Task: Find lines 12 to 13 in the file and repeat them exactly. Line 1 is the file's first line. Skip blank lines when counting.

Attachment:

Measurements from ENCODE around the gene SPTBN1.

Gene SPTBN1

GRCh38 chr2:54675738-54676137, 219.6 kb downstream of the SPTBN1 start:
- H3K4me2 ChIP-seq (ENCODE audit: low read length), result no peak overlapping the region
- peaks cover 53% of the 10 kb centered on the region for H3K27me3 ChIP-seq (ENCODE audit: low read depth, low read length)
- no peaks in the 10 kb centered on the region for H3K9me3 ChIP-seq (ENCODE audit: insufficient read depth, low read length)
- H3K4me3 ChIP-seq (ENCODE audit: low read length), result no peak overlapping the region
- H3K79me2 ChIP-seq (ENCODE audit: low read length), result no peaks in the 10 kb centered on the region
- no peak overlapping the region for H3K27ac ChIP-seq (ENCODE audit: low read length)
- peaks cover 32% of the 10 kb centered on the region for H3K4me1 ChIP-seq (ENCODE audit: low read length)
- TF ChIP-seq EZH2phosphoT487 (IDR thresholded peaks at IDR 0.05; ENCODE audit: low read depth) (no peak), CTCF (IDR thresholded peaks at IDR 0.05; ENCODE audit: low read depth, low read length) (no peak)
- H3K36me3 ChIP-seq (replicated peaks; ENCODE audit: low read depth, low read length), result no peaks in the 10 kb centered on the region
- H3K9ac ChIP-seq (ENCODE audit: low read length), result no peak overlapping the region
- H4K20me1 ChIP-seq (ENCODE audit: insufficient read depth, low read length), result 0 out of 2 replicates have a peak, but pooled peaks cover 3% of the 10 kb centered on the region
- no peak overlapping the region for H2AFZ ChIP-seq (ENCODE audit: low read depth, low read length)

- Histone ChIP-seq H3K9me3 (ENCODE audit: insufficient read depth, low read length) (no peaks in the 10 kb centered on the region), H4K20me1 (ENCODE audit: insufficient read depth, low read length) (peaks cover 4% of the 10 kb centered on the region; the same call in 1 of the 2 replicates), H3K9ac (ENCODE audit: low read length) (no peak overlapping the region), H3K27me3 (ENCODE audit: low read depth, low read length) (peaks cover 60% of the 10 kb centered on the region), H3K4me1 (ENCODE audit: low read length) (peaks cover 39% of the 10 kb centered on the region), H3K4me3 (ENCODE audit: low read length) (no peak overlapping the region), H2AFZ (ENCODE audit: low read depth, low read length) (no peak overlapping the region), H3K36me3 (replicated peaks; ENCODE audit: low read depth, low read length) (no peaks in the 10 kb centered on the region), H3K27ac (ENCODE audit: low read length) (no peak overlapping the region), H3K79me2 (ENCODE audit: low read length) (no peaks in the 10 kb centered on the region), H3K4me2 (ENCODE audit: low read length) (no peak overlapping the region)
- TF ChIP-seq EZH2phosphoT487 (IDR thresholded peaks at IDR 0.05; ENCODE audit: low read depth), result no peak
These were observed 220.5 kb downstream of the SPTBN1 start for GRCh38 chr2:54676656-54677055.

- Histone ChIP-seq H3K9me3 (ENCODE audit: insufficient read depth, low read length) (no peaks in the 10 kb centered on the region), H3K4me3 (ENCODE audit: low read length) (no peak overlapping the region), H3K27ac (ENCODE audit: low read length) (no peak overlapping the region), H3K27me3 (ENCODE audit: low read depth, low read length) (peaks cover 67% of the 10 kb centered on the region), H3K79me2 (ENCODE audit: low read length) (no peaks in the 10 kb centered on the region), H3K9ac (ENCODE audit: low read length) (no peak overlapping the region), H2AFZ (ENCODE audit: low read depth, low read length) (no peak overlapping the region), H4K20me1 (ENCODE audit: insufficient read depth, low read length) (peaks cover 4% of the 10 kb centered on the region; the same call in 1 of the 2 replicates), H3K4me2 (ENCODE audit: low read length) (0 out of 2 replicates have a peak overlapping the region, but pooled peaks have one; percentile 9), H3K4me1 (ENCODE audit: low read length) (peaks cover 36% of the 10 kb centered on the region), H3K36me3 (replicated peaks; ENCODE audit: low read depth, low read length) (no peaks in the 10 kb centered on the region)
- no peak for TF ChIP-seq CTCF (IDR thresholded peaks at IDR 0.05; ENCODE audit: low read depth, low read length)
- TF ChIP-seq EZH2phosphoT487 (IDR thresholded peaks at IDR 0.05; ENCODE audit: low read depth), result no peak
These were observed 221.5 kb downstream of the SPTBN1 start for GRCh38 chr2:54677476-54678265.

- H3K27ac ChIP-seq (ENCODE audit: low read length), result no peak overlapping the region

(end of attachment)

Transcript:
- H3K36me3 ChIP-seq (replicated peaks; ENCODE audit: low read depth, low read length), result no peaks in the 10 kb centered on the region
- H3K9ac ChIP-seq (ENCODE audit: low read length), result no peak overlapping the region